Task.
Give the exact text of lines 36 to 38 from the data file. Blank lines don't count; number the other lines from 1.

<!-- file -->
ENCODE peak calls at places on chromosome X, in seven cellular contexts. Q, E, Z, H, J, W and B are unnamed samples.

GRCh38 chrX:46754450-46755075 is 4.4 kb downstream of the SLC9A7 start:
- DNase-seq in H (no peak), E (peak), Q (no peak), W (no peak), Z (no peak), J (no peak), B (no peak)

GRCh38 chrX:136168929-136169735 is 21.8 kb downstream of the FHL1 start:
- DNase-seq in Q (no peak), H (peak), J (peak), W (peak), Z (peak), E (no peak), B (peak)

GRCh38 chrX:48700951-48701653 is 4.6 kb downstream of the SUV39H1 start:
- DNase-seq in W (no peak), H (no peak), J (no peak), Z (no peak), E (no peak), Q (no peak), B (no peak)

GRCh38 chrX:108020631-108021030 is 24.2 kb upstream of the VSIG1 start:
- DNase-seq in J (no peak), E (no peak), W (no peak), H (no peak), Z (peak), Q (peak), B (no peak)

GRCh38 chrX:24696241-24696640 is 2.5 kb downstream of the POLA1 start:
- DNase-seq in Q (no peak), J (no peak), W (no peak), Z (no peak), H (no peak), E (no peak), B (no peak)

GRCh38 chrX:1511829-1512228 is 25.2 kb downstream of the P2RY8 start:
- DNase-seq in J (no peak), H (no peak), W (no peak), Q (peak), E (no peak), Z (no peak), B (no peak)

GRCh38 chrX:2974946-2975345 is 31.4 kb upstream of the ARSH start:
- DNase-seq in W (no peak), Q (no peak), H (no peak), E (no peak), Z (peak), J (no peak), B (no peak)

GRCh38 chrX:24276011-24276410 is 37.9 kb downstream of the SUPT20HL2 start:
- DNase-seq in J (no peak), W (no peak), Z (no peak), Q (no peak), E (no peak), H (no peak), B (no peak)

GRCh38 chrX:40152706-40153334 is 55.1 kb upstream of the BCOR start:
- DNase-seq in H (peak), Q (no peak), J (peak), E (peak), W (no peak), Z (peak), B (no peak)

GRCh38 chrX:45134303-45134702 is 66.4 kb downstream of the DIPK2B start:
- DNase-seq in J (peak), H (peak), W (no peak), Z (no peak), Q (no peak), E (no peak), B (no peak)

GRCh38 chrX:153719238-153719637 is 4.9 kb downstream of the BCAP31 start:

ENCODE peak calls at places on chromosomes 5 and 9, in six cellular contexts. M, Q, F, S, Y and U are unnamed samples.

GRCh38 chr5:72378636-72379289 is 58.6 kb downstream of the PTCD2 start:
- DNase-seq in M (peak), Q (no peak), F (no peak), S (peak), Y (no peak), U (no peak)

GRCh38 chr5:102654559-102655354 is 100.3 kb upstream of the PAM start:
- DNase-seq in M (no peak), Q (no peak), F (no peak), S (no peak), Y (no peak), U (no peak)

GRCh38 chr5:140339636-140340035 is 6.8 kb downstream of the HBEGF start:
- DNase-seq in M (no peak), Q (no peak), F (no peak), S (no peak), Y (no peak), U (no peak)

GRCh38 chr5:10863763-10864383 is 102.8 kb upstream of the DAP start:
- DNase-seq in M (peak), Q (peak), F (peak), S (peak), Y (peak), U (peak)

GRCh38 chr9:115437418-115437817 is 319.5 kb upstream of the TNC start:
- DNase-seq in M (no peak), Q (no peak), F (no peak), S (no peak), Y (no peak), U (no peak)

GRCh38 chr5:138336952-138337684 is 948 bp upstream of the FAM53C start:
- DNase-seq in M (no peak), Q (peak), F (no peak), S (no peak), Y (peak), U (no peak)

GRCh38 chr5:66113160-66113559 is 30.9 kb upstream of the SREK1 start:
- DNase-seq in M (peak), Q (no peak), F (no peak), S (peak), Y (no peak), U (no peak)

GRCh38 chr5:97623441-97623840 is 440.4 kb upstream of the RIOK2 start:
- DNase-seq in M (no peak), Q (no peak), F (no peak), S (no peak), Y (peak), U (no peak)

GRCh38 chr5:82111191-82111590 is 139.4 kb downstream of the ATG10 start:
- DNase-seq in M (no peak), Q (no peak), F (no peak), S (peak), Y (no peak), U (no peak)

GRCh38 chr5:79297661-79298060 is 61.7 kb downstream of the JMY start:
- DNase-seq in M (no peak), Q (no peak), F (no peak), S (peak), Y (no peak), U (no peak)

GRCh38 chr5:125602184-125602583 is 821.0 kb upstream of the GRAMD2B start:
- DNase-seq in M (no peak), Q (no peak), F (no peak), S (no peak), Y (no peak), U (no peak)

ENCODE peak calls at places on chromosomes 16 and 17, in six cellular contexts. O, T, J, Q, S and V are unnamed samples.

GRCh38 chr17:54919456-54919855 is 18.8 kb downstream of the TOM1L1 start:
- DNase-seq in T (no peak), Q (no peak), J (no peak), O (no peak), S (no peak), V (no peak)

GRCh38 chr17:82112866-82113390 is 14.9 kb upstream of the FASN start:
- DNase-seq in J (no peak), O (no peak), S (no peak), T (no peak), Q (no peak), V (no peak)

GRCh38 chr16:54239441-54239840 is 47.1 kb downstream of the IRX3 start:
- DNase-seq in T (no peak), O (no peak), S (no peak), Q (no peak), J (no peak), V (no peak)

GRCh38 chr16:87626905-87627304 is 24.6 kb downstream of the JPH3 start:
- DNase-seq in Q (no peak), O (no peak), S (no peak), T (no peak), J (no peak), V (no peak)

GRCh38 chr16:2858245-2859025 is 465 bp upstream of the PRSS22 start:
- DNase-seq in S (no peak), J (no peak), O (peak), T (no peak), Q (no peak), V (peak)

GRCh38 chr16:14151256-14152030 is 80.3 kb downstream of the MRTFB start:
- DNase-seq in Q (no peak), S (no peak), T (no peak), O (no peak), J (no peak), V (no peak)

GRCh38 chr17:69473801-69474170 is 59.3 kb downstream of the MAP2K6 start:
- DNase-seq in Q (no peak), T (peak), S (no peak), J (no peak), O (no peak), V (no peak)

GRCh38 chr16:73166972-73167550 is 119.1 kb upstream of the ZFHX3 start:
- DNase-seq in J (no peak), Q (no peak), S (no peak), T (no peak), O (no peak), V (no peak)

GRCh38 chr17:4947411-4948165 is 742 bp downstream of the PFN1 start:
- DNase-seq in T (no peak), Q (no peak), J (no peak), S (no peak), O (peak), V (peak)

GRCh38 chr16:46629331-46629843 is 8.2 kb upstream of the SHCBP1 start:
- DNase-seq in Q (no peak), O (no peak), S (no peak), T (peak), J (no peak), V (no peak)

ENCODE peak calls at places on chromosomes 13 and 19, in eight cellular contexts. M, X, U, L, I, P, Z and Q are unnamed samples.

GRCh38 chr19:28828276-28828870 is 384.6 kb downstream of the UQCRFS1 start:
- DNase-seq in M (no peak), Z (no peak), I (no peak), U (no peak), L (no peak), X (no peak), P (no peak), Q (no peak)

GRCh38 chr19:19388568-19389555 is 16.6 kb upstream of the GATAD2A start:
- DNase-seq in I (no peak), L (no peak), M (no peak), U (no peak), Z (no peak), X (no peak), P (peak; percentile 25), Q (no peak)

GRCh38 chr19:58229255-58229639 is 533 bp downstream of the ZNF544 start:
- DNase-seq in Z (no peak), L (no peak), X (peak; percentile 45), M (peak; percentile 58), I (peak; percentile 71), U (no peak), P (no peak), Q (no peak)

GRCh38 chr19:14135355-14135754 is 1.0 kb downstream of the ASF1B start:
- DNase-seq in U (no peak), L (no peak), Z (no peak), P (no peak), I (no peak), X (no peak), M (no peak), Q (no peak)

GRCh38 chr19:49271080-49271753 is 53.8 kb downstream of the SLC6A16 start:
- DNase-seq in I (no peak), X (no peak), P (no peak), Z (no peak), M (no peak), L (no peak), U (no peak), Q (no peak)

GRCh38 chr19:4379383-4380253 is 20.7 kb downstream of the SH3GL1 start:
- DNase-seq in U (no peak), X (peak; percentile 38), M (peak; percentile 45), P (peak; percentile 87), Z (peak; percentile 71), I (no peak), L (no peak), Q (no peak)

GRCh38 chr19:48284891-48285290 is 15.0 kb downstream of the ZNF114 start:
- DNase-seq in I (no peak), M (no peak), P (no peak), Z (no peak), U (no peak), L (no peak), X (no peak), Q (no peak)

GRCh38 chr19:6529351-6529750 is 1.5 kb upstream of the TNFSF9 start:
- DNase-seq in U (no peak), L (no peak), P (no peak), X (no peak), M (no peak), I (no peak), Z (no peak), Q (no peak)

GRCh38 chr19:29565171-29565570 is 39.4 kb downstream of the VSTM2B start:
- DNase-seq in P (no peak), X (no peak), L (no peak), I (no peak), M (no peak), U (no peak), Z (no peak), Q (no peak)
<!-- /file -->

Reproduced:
GRCh38 chr5:66113160-66113559 is 30.9 kb upstream of the SREK1 start:
- DNase-seq in M (peak), Q (no peak), F (no peak), S (peak), Y (no peak), U (no peak)

GRCh38 chr5:97623441-97623840 is 440.4 kb upstream of the RIOK2 start: